- 38 percent reported worrying a lot about their friendships.
Australian children are generally happy, with 62 percent reporting they are happy most of the time.
But Gibbs said she was shocked 10 percent of children reported not feeling safe at home, while 26 percent reported that they didn't have anyone they felt they could talk to about their worries.
"We did find that the ones who were not talking to others about their worries were the ones who were least likely to feel happy most of the time," Gibbs said.
The 10 percent figure is also big enough to warrant more attention, Gibbs said.
That is shocking, isn't it.Professor Gibbs
"In a country like Australia, it's a real concern," said Gibbs.
"There's a recommended amount of sleep, and then there's a margin around that. When we look at that wider margin, that's where people who don't feel safe are four times more likely to be outside of that range."
Children who reported not feeling safe, whether it is in their home, school (15 percent) or neighbourhood (25 percent), were four times more likely to not be sleeping right.
The 62 per cent of children who reported being happy lots of the time were twice as likely to be getting the right amount of sleep.
A FURRY SURPRISE
The big surprise was what the survey didn't include on its list of things that make children most happy.
In the "other" section many kids wrote in about their animals and pets.
"It is a very strong response given that we hadn't included animals or pets in the survey, and it is a reminder of the importance of pets in terms of the positive experiences they can bring to children," Gibbs said.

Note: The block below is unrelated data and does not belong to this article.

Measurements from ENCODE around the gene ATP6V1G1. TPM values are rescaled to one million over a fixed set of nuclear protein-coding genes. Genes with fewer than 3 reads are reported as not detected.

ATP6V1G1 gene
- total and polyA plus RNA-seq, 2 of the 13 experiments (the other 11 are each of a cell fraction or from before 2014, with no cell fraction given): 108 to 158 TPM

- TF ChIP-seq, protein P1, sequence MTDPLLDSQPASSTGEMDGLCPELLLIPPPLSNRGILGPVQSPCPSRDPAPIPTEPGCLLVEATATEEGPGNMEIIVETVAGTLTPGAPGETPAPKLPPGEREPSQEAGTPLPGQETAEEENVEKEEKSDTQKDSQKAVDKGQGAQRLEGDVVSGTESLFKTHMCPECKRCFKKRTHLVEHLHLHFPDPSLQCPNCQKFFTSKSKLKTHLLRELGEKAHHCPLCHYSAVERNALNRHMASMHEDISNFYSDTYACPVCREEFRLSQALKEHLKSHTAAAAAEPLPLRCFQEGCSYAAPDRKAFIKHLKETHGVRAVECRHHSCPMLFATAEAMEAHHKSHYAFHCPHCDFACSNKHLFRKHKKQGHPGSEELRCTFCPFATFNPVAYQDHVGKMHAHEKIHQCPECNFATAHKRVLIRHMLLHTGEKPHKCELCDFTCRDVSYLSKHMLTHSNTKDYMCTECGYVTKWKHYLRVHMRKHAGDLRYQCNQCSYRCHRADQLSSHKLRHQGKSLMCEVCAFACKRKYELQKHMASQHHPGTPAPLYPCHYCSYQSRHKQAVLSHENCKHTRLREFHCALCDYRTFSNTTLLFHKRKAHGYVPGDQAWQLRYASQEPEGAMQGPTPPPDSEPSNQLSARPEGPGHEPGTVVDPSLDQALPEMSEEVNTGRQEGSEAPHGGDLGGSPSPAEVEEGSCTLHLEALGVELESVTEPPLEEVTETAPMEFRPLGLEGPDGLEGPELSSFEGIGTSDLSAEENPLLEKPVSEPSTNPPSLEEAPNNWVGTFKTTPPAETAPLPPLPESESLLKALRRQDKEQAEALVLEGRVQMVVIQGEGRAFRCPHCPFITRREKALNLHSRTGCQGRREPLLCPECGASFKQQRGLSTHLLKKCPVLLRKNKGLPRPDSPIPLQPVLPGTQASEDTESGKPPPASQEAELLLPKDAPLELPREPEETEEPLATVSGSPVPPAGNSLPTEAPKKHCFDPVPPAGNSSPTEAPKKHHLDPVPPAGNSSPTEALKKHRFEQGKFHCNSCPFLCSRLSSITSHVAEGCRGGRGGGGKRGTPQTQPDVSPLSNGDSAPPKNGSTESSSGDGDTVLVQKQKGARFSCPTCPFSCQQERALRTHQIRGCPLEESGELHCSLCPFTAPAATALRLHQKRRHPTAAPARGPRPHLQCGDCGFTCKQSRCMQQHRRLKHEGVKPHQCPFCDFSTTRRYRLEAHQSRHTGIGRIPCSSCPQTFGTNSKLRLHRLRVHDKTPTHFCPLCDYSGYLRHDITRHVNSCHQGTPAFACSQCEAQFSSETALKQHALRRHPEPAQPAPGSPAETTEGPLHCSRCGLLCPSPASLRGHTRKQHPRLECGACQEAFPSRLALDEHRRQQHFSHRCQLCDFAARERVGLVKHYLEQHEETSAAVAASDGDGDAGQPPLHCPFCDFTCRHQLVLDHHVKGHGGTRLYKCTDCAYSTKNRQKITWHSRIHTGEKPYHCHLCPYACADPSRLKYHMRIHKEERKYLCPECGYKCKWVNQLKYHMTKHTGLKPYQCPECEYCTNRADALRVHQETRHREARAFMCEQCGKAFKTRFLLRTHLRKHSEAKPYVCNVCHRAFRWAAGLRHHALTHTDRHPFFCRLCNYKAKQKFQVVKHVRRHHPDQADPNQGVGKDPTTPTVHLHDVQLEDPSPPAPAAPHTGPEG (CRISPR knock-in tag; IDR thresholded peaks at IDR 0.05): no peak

"And while childhood is changing that there are some traditional things that are still important, like sleep, talking, reading and maybe pets."
WHY IS SLEEP SO IMPORTANT?
Australia's Sleep Health Foundation recommends:
- Children aged 6-13 years-old have 9-11 hours sleep a night;
- Those aged 14-17 years-old have 8-10 hours.
But it also recommends against getting less than 7 hours or more than 11-12 hours a night:
- On average children in the survey reported they were getting 9.5 hours sleep a night;
- 4 percent reported getting less than 7 hours a night.
"It is during sleep several brain processes take place, memory consolidation occurs, and neural connections are strengthened," Dr Hanna Hensen, a research scientist at the NeuRA Sleep and Breathing Lab, said in a statement.
It is estimated that 40 percent of Australians aren't getting enough sleep each night. That's bad, because sleep influences the function of key organs in the body and plays an important role in our 24-hour biological rhythms.
"(It) is also an important time for processing information we have accumulated across the day; and inadequate or poor sleep can have a direct impact on mental health effecting depression, anxiety and emotional instability," she said in a statement.
"A good night sleep can improve mental health, general wellbeing, and boost workplace productivity."
In a statement, Principle Research Scientist at NeuRA, Associate Professor Danny Eckert, quoted a Deloitte report which found the financial cost of inadequate sleep in Australia was estimated to be $66.3billion in 2016-2017.
But the personal cost of inadequate sleep is higher still.
"Poor sleep leads to poor concentration and every day in Australia someone dies from a sleep-related vehicle or industrial accident," said Eckert.
"Sleep directly impacts mental health and in the long term inadequate sleep increases the risk of developing depression, anxiety disorder, and burn out."